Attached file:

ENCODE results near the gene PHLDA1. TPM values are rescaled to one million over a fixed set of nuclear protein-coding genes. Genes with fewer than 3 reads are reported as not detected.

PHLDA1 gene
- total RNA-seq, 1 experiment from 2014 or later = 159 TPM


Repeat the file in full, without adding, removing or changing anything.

ENCODE results near the gene PHLDA1. TPM values are rescaled to one million over a fixed set of nuclear protein-coding genes. Genes with fewer than 3 reads are reported as not detected.

PHLDA1 gene
- total RNA-seq, 1 experiment from 2014 or later = 159 TPM